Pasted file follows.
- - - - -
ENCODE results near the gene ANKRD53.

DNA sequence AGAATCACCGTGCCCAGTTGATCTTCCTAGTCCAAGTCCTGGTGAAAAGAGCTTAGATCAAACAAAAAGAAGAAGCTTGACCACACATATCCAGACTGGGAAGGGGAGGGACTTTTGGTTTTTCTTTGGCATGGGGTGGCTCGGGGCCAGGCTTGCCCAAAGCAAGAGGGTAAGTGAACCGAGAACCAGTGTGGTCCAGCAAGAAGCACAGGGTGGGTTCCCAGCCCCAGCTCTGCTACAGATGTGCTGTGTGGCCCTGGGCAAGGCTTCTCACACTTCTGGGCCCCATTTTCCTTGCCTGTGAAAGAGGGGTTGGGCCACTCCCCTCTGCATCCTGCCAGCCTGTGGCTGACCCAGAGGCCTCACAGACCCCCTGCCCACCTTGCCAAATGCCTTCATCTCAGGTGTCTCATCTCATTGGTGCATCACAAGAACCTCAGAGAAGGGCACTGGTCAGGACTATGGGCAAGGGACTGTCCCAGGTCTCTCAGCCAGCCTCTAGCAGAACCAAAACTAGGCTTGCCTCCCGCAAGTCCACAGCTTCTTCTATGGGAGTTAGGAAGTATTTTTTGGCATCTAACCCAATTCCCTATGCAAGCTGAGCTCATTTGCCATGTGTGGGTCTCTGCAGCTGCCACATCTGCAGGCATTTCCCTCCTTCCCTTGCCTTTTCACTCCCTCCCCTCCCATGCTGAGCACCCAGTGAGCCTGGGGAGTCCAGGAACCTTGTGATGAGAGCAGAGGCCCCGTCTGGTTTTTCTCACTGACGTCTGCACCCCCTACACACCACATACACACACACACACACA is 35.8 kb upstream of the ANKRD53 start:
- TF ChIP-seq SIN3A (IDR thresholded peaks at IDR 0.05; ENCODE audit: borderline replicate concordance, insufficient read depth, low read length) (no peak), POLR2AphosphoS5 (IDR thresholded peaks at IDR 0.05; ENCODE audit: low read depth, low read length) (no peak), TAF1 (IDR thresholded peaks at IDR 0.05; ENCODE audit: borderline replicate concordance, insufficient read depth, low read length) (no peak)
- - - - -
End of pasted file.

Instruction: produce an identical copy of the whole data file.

ENCODE results near the gene ANKRD53.

DNA sequence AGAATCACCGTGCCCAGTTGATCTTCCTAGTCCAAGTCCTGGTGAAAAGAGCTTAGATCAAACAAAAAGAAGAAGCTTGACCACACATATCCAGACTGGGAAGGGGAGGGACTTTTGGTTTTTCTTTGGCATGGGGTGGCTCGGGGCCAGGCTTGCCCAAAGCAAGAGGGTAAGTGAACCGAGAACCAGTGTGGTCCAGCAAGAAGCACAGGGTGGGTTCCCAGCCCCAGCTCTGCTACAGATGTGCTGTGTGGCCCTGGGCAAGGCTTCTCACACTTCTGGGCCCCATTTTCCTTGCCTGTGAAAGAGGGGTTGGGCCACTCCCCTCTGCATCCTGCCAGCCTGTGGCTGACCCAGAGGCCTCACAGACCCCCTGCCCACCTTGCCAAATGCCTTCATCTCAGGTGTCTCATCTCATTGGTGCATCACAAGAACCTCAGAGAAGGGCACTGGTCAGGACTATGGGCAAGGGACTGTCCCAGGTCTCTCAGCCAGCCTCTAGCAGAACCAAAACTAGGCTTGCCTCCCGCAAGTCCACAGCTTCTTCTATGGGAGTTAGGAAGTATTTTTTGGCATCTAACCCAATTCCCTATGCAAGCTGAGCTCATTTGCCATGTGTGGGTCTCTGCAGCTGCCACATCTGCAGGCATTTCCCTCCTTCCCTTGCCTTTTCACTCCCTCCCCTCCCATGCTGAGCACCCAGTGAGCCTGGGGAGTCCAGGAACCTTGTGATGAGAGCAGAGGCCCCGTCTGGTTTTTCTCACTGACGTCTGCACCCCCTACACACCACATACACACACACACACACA is 35.8 kb upstream of the ANKRD53 start:
- TF ChIP-seq SIN3A (IDR thresholded peaks at IDR 0.05; ENCODE audit: borderline replicate concordance, insufficient read depth, low read length) (no peak), POLR2AphosphoS5 (IDR thresholded peaks at IDR 0.05; ENCODE audit: low read depth, low read length) (no peak), TAF1 (IDR thresholded peaks at IDR 0.05; ENCODE audit: borderline replicate concordance, insufficient read depth, low read length) (no peak)